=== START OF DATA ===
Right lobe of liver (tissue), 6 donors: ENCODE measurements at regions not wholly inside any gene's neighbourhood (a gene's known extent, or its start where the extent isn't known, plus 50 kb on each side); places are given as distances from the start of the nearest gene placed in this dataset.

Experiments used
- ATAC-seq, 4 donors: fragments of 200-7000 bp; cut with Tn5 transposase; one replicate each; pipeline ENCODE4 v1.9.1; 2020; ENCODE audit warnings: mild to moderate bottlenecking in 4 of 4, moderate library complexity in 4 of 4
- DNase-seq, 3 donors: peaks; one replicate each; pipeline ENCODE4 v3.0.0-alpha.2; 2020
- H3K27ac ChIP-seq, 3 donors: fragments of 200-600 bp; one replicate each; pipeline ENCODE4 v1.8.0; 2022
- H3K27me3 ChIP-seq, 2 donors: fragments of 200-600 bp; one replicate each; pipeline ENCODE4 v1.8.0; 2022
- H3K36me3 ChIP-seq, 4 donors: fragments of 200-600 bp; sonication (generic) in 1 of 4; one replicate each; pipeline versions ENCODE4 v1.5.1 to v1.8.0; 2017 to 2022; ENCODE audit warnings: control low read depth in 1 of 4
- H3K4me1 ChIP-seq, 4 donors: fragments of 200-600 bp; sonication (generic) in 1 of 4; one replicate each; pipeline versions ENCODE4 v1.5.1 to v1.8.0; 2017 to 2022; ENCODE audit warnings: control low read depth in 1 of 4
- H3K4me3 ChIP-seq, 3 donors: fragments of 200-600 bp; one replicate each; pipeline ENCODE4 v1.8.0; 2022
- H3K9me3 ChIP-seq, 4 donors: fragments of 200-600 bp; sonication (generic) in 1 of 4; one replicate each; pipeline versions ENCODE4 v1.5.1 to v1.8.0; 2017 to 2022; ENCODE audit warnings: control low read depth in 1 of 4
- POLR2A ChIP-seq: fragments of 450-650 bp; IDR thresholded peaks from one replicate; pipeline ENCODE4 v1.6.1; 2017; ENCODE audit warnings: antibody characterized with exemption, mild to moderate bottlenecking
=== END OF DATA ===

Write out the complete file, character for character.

Right lobe of liver (tissue), 6 donors: ENCODE measurements at regions not wholly inside any gene's neighbourhood (a gene's known extent, or its start where the extent isn't known, plus 50 kb on each side); places are given as distances from the start of the nearest gene placed in this dataset.

Experiments used
- ATAC-seq, 4 donors: fragments of 200-7000 bp; cut with Tn5 transposase; one replicate each; pipeline ENCODE4 v1.9.1; 2020; ENCODE audit warnings: mild to moderate bottlenecking in 4 of 4, moderate library complexity in 4 of 4
- DNase-seq, 3 donors: peaks; one replicate each; pipeline ENCODE4 v3.0.0-alpha.2; 2020
- H3K27ac ChIP-seq, 3 donors: fragments of 200-600 bp; one replicate each; pipeline ENCODE4 v1.8.0; 2022
- H3K27me3 ChIP-seq, 2 donors: fragments of 200-600 bp; one replicate each; pipeline ENCODE4 v1.8.0; 2022
- H3K36me3 ChIP-seq, 4 donors: fragments of 200-600 bp; sonication (generic) in 1 of 4; one replicate each; pipeline versions ENCODE4 v1.5.1 to v1.8.0; 2017 to 2022; ENCODE audit warnings: control low read depth in 1 of 4
- H3K4me1 ChIP-seq, 4 donors: fragments of 200-600 bp; sonication (generic) in 1 of 4; one replicate each; pipeline versions ENCODE4 v1.5.1 to v1.8.0; 2017 to 2022; ENCODE audit warnings: control low read depth in 1 of 4
- H3K4me3 ChIP-seq, 3 donors: fragments of 200-600 bp; one replicate each; pipeline ENCODE4 v1.8.0; 2022
- H3K9me3 ChIP-seq, 4 donors: fragments of 200-600 bp; sonication (generic) in 1 of 4; one replicate each; pipeline versions ENCODE4 v1.5.1 to v1.8.0; 2017 to 2022; ENCODE audit warnings: control low read depth in 1 of 4
- POLR2A ChIP-seq: fragments of 450-650 bp; IDR thresholded peaks from one replicate; pipeline ENCODE4 v1.6.1; 2017; ENCODE audit warnings: antibody characterized with exemption, mild to moderate bottlenecking